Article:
Economic development for an area consists of increasing economic activity, improving employment prospects and increasing the standard of living. There is no consensus among economists on how these goals are accomplished, but the goal of economic development strategy should be creation of economic incentives and the reduction of economic disincentives.
Frequently, community leaders attempt to achieve economic development without a coherent grasp of what it is they are trying to accomplish. This is a serious mistake. Actions taken by officials can have positive or negative results. Frequently, local economic development strategy results in ad hoc attempts to entice firms to locate in communities through special incentives, such as property tax abatements. While short-term gains are sometimes apparent using this approach, areas utilizing such measures frequently do not make long-term progress in increasing economic activity or improving employment prospects.
One can view economic development theory as part of "location theory," a subset of urban economics. Location theory examines why firms and other economic agents locate in specific geographic areas. The basic assumption is that firms maximize profits, and in order to do so, minimize the cost of any given level of output. Individuals maximize their utility, and in doing so, minimize costs associated with residing in an area. The simplest models assume that all costs of production other than transportation costs are equal every-where. Other costs are not always equal everywhere, but such models are important because they show that firms will choose to locate where total production costs are minimized for any given level of output. 
Land, labor and capital are the primary factors of production. Variations in cost affect the mix of factors in the production process. For example, if the cost of labor increases relative to the cost of land and capital, those two factors will be substituted for labor. More labor will be utilized if the price of labor falls relative to the cost of land and capital. Economic development activities undertaken by communities can be seen to increase or decrease the cost of utilizing these factors.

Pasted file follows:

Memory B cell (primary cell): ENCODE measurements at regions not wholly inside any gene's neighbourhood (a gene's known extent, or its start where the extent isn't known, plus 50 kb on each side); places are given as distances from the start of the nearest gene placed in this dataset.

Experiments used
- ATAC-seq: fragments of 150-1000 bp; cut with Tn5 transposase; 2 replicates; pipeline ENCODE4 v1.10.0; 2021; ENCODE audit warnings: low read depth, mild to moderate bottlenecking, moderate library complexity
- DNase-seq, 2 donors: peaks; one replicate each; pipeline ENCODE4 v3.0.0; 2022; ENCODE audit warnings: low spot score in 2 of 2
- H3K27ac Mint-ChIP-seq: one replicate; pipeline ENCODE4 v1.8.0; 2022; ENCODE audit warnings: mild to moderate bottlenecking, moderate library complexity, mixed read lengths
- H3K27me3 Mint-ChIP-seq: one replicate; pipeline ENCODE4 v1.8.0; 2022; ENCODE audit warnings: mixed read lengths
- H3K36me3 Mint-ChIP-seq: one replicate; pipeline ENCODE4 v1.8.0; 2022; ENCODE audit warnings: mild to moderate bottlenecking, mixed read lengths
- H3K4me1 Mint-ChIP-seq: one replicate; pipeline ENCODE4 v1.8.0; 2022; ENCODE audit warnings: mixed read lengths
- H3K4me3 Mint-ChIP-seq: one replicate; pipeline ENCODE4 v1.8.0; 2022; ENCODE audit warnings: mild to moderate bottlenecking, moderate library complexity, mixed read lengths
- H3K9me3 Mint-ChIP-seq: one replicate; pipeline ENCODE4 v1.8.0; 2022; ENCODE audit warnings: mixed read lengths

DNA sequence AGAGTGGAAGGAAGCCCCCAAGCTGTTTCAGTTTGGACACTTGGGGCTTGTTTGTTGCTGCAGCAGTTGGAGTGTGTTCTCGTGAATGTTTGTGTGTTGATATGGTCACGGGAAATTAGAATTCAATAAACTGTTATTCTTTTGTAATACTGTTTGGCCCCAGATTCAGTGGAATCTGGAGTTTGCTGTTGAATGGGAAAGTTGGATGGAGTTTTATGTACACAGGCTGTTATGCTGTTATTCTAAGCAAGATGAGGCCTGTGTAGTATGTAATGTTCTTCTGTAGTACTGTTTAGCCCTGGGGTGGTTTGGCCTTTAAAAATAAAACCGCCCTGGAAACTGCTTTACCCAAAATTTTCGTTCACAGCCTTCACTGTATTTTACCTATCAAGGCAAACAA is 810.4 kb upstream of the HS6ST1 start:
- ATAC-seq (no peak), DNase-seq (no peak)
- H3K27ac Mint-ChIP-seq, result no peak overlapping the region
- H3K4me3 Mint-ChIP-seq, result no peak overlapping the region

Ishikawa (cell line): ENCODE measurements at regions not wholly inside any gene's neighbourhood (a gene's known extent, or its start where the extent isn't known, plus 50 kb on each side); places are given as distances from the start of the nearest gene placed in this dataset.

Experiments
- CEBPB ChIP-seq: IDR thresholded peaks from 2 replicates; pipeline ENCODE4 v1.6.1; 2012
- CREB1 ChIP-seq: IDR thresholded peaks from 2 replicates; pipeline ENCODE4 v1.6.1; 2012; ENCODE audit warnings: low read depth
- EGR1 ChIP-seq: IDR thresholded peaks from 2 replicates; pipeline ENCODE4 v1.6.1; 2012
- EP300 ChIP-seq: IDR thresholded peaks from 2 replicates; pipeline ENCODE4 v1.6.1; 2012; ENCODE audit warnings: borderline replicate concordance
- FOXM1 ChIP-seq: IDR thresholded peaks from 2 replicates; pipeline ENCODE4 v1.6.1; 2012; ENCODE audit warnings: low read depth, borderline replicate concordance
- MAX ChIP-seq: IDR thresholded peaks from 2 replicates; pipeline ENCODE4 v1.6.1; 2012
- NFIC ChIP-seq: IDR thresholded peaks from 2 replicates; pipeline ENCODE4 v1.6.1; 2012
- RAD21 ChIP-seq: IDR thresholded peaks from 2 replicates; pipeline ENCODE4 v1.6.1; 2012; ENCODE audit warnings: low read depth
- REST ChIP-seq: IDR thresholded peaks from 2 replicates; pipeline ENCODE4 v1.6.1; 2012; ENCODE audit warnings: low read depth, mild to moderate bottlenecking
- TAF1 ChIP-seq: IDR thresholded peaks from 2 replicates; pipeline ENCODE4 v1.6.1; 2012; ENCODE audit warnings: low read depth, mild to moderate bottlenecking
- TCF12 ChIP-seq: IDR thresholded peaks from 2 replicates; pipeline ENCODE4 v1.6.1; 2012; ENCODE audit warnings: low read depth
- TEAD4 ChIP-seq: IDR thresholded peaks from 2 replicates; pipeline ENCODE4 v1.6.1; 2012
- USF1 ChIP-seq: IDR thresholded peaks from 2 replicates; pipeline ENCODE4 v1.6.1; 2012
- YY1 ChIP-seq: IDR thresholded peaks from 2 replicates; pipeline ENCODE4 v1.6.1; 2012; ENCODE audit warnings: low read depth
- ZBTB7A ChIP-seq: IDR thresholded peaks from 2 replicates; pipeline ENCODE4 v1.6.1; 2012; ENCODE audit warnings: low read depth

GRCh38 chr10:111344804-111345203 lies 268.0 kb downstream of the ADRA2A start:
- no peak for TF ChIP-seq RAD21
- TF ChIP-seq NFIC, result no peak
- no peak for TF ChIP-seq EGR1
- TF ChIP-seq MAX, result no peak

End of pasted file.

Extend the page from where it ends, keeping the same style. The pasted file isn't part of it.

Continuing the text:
Government actions can influence economic development in a positive manner to the extent that they lower the cost of any production factor. Communities can influence the industry they attract through positive actions that reduce production costs. Positive actions create economic incentives.
When community leaders take positive action to reduce production costs they create an economic incentive. Production costs for manufacturers in the community will decline relative to competing areas and the likelihood of related industries locating there will increase. Other industries will be encouraged to locate in the community if reduced production costs are an important economic factor.
Conversely, government actions can influence economic development in a negative manner to the extent that they increase the cost of any production factor. Communities can influence the type of industry they attract through negative actions that increase production factors. Negative actions create economic disincentives.
When community leaders take negative actions to increase production costs they create an economic disincentive. Production costs for manufacturers will increase relative to competing communities and the likelihood of related industries locating there will decrease. Other industries will be discouraged from locating in the community if increased production costs are an important economic factor.
An example of an economic disincentive was action taken by public officials in Woodhaven, where an indoor public golf dome was built in 1988.
Woodhaven officials describe the golf dome, more than 100 feet high and illuminated at night, as a positive contribution to the community. Overlooked, however, is the private outdoor golf range less than one mile away on West Road in Brownstown Township, which now faces competition from a taxpayer-subsidized, public enterprise.
It is crucial for Downriver leaders to understand that actions generally not thought to be part of economic development strategy affect production factors. When Woodhaven officials built the golf dome they provided direct competition to a small business, which now faces the difficult prospect of competing with a well-funded public enterprise. This is not the message that Downriver communities should be sending to potential entrepreneurs, whether large or small.
To summarize, community leaders should understand the full implications of economic development before pursuing a strategy. Firms will act to maximize profits and minimize costs. Land, labor and capital are the primary production factors. Government actions can influence economic development in a positive or negative manner to the extent that they lower or increase the cost of any production factor. Actions not thought to be part of economic development affect production factors.